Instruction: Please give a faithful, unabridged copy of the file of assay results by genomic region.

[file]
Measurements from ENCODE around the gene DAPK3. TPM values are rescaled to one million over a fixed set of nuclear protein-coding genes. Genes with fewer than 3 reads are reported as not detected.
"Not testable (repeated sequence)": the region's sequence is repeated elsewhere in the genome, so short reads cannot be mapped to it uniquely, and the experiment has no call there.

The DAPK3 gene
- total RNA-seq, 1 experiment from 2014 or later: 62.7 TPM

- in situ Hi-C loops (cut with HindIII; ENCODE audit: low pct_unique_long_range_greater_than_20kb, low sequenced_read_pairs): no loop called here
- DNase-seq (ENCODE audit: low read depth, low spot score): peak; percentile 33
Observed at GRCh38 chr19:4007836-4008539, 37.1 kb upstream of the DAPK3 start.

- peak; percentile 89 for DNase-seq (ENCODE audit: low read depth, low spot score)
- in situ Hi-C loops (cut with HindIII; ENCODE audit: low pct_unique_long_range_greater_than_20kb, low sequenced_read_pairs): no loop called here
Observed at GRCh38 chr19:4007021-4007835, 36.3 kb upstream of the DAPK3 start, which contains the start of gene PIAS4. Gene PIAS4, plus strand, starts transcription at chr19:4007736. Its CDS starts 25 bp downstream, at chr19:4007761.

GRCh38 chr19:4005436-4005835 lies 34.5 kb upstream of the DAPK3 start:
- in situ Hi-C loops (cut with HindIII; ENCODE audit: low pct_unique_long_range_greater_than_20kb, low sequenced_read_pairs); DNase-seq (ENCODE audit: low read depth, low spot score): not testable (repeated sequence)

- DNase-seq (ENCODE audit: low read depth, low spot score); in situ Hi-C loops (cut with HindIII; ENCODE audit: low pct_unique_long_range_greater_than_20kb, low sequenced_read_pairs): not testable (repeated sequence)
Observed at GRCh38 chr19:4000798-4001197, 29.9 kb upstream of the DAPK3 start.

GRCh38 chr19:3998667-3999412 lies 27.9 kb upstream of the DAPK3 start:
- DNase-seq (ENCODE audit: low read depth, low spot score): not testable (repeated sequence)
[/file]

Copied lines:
Measurements from ENCODE around the gene DAPK3. TPM values are rescaled to one million over a fixed set of nuclear protein-coding genes. Genes with fewer than 3 reads are reported as not detected.
"Not testable (repeated sequence)": the region's sequence is repeated elsewhere in the genome, so short reads cannot be mapped to it uniquely, and the experiment has no call there.

The DAPK3 gene
- total RNA-seq, 1 experiment from 2014 or later: 62.7 TPM

- in situ Hi-C loops (cut with HindIII; ENCODE audit: low pct_unique_long_range_greater_than_20kb, low sequenced_read_pairs): no loop called here
- DNase-seq (ENCODE audit: low read depth, low spot score): peak; percentile 33
Observed at GRCh38 chr19:4007836-4008539, 37.1 kb upstream of the DAPK3 start.

- peak; percentile 89 for DNase-seq (ENCODE audit: low read depth, low spot score)
- in situ Hi-C loops (cut with HindIII; ENCODE audit: low pct_unique_long_range_greater_than_20kb, low sequenced_read_pairs): no loop called here
Observed at GRCh38 chr19:4007021-4007835, 36.3 kb upstream of the DAPK3 start, which contains the start of gene PIAS4. Gene PIAS4, plus strand, starts transcription at chr19:4007736. Its CDS starts 25 bp downstream, at chr19:4007761.

GRCh38 chr19:4005436-4005835 lies 34.5 kb upstream of the DAPK3 start:
- in situ Hi-C loops (cut with HindIII; ENCODE audit: low pct_unique_long_range_greater_than_20kb, low sequenced_read_pairs); DNase-seq (ENCODE audit: low read depth, low spot score): not testable (repeated sequence)

- DNase-seq (ENCODE audit: low read depth, low spot score); in situ Hi-C loops (cut with HindIII; ENCODE audit: low pct_unique_long_range_greater_than_20kb, low sequenced_read_pairs): not testable (repeated sequence)
Observed at GRCh38 chr19:4000798-4001197, 29.9 kb upstream of the DAPK3 start.

GRCh38 chr19:3998667-3999412 lies 27.9 kb upstream of the DAPK3 start:
- DNase-seq (ENCODE audit: low read depth, low spot score): not testable (repeated sequence)